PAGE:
American Crow Negative Footprint
The American Crow ranges over much of North America. This species is an omnivore, with a diet consisting of fruits, grains, insects, small vertebrates and carrion. A flock of crows, which may contain as many as a thousand individuals, is called a murder.
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American Crow Negative Footprint measures 8.8cm x 4.8 cm. American Crow Negative Footprint Negative Footprint is polyurethane resin. Made in USA. Sure to provide hours of fun and learning for everyone!
The American crow or Corvus brachyrhynchos is a large passerine bird species of the family Corvidae.
It is a common bird found throughout much of North America. American crows are the New World counterpart to the carrion crow and the hooded crow of Eurasia; they all occupy the same ecological niche.
Although the American crow and the hooded crow are very similar in size, structure and behavior, their calls and visual appearance are different.
From beak to tail, an American crow measures 16–20 in., almost half of which is tail. Mass varies from about 11 to 21 oz., with males tending to be larger than females.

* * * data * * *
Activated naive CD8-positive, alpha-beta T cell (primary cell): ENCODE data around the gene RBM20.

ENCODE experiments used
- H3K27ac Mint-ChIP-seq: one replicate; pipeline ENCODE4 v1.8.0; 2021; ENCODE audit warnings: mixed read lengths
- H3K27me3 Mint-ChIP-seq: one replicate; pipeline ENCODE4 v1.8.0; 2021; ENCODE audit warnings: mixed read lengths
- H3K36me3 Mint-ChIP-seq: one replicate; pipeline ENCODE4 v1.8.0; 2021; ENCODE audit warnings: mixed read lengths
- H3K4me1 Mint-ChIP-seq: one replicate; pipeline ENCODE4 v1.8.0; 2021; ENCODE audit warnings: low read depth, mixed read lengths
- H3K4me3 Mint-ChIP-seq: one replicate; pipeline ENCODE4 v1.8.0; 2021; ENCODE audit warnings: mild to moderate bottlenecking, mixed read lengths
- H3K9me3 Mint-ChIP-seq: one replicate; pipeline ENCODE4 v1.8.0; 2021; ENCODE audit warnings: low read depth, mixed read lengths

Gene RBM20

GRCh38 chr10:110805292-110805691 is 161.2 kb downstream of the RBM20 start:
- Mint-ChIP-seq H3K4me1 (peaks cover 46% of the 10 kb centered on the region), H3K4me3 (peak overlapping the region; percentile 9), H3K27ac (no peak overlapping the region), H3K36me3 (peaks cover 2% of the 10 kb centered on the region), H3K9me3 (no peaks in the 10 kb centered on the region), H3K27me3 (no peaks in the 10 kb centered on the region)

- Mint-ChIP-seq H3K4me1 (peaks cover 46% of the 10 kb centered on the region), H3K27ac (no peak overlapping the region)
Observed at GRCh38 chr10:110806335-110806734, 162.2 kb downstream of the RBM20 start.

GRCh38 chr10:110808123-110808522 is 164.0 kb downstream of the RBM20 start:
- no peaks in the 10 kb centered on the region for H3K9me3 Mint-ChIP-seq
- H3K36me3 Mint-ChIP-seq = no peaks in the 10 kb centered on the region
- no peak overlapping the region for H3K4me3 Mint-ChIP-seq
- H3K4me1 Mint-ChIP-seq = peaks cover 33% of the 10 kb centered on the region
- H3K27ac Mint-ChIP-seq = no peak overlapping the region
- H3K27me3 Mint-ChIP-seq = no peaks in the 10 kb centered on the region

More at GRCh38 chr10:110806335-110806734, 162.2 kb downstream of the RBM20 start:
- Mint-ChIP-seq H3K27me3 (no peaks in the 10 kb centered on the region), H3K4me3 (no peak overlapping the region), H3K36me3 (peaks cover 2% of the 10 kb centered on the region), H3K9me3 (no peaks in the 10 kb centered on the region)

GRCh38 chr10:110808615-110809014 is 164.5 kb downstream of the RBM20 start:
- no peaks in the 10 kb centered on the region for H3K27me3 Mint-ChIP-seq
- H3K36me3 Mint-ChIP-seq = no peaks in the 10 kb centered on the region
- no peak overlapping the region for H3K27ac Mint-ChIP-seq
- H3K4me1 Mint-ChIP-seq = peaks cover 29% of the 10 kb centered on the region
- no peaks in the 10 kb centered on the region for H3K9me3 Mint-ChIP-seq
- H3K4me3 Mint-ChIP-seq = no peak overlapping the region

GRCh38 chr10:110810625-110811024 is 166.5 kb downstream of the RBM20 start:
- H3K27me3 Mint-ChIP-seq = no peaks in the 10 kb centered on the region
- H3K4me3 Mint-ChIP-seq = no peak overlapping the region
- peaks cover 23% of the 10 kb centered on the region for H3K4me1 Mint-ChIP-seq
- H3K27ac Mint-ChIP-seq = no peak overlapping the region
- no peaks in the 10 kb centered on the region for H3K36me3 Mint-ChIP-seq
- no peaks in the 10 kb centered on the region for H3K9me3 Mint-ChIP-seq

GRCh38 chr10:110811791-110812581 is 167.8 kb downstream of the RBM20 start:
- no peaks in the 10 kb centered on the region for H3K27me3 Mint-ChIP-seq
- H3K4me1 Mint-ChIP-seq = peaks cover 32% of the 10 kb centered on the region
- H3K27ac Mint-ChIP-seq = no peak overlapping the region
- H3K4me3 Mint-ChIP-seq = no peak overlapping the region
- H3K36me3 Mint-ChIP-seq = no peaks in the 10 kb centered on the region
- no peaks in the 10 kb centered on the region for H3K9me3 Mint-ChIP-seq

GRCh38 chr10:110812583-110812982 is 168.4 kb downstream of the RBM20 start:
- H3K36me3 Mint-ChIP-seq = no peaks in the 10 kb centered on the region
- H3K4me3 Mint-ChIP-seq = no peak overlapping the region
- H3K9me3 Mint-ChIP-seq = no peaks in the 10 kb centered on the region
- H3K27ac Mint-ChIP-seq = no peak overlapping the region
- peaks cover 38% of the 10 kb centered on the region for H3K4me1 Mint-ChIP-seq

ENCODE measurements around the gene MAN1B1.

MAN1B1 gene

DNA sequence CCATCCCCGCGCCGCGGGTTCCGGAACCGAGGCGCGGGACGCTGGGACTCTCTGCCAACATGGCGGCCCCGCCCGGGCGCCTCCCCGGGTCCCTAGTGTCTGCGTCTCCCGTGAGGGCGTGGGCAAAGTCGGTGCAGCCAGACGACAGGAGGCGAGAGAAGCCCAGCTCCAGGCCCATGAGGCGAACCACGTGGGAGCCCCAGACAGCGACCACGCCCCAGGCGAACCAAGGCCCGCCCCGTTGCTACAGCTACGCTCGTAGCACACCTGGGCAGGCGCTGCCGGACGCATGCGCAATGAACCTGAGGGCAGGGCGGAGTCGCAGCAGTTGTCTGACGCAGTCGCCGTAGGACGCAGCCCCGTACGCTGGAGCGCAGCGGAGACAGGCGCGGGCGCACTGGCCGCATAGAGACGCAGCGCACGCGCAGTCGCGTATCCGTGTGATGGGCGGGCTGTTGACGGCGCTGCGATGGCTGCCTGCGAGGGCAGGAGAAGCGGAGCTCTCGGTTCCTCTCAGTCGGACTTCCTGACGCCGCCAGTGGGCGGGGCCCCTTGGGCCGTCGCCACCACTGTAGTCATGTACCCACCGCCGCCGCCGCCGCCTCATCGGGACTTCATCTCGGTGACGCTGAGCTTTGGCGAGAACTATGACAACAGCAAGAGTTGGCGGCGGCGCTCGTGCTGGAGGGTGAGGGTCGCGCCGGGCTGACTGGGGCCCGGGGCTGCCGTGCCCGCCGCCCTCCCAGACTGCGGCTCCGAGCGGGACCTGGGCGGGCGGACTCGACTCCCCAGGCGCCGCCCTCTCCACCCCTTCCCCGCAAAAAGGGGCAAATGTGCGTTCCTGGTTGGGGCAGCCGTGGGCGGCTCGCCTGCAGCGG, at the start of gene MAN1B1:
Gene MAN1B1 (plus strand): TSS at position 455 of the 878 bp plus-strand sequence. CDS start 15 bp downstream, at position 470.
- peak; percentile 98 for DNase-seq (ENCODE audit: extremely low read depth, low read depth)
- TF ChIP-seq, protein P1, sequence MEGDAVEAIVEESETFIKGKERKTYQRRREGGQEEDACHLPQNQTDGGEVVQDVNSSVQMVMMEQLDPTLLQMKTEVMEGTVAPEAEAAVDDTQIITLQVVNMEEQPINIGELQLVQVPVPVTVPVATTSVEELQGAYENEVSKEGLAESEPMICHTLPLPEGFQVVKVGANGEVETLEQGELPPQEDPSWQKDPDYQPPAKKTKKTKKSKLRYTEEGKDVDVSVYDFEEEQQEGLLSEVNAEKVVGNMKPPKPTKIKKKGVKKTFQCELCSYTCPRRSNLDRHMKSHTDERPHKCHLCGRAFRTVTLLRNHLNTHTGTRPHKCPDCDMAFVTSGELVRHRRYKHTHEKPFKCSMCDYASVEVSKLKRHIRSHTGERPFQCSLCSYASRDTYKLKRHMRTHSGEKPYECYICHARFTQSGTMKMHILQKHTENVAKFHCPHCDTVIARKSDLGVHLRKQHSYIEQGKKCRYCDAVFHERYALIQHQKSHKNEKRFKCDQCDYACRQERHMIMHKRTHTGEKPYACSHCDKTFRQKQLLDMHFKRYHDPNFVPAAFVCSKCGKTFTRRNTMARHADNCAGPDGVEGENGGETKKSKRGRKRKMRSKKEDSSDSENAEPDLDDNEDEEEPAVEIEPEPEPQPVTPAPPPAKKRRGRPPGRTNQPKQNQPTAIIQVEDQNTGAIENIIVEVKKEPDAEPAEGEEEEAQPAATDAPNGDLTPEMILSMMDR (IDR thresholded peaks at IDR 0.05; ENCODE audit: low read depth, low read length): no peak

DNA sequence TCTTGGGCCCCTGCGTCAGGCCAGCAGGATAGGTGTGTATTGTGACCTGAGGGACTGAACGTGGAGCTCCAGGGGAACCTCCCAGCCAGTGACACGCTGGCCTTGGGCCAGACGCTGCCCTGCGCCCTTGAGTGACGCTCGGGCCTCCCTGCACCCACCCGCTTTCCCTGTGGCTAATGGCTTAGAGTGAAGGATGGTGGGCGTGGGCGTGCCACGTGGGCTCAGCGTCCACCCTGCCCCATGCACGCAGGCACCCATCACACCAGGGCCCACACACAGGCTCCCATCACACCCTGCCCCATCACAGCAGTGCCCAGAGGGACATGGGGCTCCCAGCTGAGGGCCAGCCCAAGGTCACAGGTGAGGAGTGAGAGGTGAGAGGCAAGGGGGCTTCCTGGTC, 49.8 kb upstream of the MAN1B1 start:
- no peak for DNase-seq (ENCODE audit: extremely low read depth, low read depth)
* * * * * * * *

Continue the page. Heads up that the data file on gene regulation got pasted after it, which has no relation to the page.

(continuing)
The American crow or Corvus brachyrhynchos plumage is all black, with iridescent feathers. It looks much like other all-black corvids.
They are very intelligent, and adaptable to human environments. The most usual call is CaaW!-CaaW!-CaaW!.
They can be distinguished from the common raven because American crows are smaller and the beak is slightly less pronounced. American crows do not hunch and fluff their throat feathers when they call.
Crows are some of the smartest animals in the world, with their intelligence considered on par with chimpanzees. One of the most famous examples of one sign of intelligence is tool use.
This behavior has been recorded in several other species of Corvus as well. Examples of tool use in American Crows include a captive individual dipping a cup in some water to moisten a container of dry food and a wild crow ripping off a splinter of wood from a fence to try to spear some prey in a hole.
American crows are common, widespread, and susceptible to the West Nile virus, making them useful as a bioindicator to track the virus’s spread. Direct transmission of the virus from crows to humans is impossible.
They are considered an agricultural pest, and are subject to hunting and management.
A 2012 genetic analysis of the genus Corvus by Knud A Jonsson and colleagues using nuclear and mitochondrial DNA calculated that the American crow diverged from a lineage that gave rise to the collared, carrion and hooded crows around 5 million years ago.
The “American crow” has been designated the official name by the International Ornithologists’ Union (IOC).
|Dimensions||3.46 × 1.89 in|